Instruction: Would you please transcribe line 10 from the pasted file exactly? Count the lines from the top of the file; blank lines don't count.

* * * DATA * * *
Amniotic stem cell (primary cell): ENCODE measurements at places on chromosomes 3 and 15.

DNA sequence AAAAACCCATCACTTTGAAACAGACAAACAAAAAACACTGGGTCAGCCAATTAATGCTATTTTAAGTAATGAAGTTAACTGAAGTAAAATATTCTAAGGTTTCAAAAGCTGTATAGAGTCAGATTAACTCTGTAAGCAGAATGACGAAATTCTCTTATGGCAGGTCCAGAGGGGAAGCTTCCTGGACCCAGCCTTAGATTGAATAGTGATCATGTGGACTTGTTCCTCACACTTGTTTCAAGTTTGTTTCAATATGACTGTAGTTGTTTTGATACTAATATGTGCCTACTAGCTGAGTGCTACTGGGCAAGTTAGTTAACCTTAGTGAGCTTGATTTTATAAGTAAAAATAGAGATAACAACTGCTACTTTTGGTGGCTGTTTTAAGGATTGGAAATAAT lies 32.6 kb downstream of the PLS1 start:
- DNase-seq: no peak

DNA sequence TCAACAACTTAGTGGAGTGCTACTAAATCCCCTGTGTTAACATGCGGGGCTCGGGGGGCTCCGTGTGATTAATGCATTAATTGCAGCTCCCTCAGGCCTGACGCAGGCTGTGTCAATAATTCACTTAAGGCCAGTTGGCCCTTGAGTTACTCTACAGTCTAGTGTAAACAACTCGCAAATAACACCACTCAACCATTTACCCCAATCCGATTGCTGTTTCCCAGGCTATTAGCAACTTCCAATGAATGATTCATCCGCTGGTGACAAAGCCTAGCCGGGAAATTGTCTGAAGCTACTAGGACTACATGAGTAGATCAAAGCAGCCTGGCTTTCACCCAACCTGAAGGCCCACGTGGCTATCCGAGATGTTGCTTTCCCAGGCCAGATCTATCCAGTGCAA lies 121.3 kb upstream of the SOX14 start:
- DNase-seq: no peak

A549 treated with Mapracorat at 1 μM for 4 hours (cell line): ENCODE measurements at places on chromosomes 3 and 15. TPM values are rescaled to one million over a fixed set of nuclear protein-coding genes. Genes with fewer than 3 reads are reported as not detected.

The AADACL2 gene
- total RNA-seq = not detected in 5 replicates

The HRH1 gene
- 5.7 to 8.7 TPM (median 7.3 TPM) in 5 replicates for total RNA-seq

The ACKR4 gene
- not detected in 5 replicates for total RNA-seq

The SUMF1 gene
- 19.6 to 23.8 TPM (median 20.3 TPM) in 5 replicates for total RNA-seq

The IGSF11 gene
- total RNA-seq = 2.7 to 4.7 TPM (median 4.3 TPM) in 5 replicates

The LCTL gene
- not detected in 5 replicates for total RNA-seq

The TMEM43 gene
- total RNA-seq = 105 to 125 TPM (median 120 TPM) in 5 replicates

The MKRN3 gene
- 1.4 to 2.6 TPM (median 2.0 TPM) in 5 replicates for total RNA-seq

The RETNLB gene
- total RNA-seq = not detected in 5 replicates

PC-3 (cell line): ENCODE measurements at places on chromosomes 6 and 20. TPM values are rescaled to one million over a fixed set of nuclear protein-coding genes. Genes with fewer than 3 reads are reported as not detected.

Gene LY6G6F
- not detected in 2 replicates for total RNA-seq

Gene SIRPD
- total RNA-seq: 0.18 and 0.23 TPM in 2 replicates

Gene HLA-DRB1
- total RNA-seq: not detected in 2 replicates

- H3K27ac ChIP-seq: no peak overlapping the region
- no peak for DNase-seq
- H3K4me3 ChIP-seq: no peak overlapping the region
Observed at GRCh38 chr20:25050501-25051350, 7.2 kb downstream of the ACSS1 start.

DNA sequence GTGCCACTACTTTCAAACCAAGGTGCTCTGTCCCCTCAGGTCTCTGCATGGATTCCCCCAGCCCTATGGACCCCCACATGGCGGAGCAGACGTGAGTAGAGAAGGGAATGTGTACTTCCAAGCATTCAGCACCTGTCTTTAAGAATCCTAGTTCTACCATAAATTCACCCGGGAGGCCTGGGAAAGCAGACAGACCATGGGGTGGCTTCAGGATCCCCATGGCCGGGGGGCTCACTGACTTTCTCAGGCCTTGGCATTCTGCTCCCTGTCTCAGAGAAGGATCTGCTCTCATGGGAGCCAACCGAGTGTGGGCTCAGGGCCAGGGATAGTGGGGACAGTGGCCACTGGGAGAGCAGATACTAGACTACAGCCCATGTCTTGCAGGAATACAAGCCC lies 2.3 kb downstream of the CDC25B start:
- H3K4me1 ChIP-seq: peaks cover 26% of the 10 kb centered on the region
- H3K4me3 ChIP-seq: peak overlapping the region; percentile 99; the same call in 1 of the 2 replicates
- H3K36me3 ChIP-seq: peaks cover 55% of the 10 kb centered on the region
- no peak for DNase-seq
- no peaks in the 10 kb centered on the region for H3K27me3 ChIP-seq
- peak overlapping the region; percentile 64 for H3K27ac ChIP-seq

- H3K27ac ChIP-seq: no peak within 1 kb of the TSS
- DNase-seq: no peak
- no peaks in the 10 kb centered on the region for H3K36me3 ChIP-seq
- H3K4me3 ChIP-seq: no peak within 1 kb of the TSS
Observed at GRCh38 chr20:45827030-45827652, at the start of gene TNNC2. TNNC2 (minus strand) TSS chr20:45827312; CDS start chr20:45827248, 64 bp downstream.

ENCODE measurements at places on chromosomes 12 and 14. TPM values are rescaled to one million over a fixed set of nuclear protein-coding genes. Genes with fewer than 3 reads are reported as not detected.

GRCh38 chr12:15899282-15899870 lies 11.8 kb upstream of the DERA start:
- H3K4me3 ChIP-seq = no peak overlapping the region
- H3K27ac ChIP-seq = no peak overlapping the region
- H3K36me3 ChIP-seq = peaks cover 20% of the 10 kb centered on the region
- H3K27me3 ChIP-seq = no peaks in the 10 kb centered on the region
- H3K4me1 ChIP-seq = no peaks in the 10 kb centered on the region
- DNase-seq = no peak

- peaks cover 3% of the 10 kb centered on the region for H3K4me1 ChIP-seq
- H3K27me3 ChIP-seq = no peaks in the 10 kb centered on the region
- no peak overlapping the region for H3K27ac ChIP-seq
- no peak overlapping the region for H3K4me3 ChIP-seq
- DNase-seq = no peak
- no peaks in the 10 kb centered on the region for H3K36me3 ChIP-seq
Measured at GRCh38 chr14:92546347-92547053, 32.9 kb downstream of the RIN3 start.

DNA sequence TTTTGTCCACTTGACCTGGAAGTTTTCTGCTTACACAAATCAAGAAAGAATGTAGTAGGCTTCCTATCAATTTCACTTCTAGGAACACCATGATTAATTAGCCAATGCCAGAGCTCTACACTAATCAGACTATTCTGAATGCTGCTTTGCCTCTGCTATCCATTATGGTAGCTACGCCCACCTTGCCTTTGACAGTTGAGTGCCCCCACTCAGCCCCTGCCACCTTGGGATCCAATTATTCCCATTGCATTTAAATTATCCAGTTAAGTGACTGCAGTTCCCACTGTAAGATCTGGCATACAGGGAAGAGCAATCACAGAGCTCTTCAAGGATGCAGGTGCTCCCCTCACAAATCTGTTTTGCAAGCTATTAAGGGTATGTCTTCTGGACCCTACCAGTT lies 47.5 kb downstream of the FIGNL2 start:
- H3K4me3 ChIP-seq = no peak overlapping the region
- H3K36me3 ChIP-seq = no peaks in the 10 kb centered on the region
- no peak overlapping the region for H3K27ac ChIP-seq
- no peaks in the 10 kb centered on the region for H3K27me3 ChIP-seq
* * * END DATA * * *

- 5.7 to 8.7 TPM (median 7.3 TPM) in 5 replicates for total RNA-seq